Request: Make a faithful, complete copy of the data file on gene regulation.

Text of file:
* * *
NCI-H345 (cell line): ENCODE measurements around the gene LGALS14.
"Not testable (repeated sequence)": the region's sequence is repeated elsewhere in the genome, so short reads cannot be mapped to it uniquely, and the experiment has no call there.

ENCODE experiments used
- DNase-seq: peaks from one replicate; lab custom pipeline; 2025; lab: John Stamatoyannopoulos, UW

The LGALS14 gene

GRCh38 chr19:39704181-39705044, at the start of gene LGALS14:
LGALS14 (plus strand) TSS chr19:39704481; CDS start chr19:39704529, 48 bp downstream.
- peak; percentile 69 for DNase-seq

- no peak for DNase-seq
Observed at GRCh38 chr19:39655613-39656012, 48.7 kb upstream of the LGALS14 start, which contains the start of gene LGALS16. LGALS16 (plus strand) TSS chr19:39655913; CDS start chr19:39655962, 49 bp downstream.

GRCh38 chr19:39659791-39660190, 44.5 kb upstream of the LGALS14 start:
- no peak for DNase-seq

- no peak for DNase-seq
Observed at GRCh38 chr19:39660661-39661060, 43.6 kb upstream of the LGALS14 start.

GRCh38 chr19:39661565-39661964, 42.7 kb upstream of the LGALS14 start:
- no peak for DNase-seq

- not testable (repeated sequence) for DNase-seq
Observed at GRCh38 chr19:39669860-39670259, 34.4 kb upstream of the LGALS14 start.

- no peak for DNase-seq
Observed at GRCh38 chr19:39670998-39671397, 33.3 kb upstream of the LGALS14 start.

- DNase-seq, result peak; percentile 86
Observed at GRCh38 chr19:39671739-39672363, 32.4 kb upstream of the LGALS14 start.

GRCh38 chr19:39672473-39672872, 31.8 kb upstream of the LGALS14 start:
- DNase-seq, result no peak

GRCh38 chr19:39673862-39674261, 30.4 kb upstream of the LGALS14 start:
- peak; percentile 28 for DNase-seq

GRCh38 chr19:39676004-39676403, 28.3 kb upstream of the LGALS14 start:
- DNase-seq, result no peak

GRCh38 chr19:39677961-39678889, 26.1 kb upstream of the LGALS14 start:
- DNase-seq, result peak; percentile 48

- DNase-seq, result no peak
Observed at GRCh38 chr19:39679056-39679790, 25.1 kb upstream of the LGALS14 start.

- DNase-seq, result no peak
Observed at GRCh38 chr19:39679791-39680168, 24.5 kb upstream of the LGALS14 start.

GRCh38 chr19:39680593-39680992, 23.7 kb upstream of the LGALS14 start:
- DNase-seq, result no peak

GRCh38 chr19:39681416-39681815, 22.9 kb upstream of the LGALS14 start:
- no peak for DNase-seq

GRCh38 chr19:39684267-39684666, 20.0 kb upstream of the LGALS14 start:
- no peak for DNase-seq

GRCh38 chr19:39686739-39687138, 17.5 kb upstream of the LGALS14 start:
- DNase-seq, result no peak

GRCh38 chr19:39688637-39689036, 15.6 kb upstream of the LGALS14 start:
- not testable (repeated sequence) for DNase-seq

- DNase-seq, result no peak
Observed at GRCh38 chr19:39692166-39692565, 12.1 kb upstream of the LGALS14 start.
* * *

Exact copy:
NCI-H345 (cell line): ENCODE measurements around the gene LGALS14.
"Not testable (repeated sequence)": the region's sequence is repeated elsewhere in the genome, so short reads cannot be mapped to it uniquely, and the experiment has no call there.

ENCODE experiments used
- DNase-seq: peaks from one replicate; lab custom pipeline; 2025; lab: John Stamatoyannopoulos, UW

The LGALS14 gene

GRCh38 chr19:39704181-39705044, at the start of gene LGALS14:
LGALS14 (plus strand) TSS chr19:39704481; CDS start chr19:39704529, 48 bp downstream.
- peak; percentile 69 for DNase-seq

- no peak for DNase-seq
Observed at GRCh38 chr19:39655613-39656012, 48.7 kb upstream of the LGALS14 start, which contains the start of gene LGALS16. LGALS16 (plus strand) TSS chr19:39655913; CDS start chr19:39655962, 49 bp downstream.

GRCh38 chr19:39659791-39660190, 44.5 kb upstream of the LGALS14 start:
- no peak for DNase-seq

- no peak for DNase-seq
Observed at GRCh38 chr19:39660661-39661060, 43.6 kb upstream of the LGALS14 start.

GRCh38 chr19:39661565-39661964, 42.7 kb upstream of the LGALS14 start:
- no peak for DNase-seq

- not testable (repeated sequence) for DNase-seq
Observed at GRCh38 chr19:39669860-39670259, 34.4 kb upstream of the LGALS14 start.

- no peak for DNase-seq
Observed at GRCh38 chr19:39670998-39671397, 33.3 kb upstream of the LGALS14 start.

- DNase-seq, result peak; percentile 86
Observed at GRCh38 chr19:39671739-39672363, 32.4 kb upstream of the LGALS14 start.

GRCh38 chr19:39672473-39672872, 31.8 kb upstream of the LGALS14 start:
- DNase-seq, result no peak

GRCh38 chr19:39673862-39674261, 30.4 kb upstream of the LGALS14 start:
- peak; percentile 28 for DNase-seq

GRCh38 chr19:39676004-39676403, 28.3 kb upstream of the LGALS14 start:
- DNase-seq, result no peak

GRCh38 chr19:39677961-39678889, 26.1 kb upstream of the LGALS14 start:
- DNase-seq, result peak; percentile 48

- DNase-seq, result no peak
Observed at GRCh38 chr19:39679056-39679790, 25.1 kb upstream of the LGALS14 start.

- DNase-seq, result no peak
Observed at GRCh38 chr19:39679791-39680168, 24.5 kb upstream of the LGALS14 start.

GRCh38 chr19:39680593-39680992, 23.7 kb upstream of the LGALS14 start:
- DNase-seq, result no peak

GRCh38 chr19:39681416-39681815, 22.9 kb upstream of the LGALS14 start:
- no peak for DNase-seq

GRCh38 chr19:39684267-39684666, 20.0 kb upstream of the LGALS14 start:
- no peak for DNase-seq

GRCh38 chr19:39686739-39687138, 17.5 kb upstream of the LGALS14 start:
- DNase-seq, result no peak

GRCh38 chr19:39688637-39689036, 15.6 kb upstream of the LGALS14 start:
- not testable (repeated sequence) for DNase-seq

- DNase-seq, result no peak
Observed at GRCh38 chr19:39692166-39692565, 12.1 kb upstream of the LGALS14 start.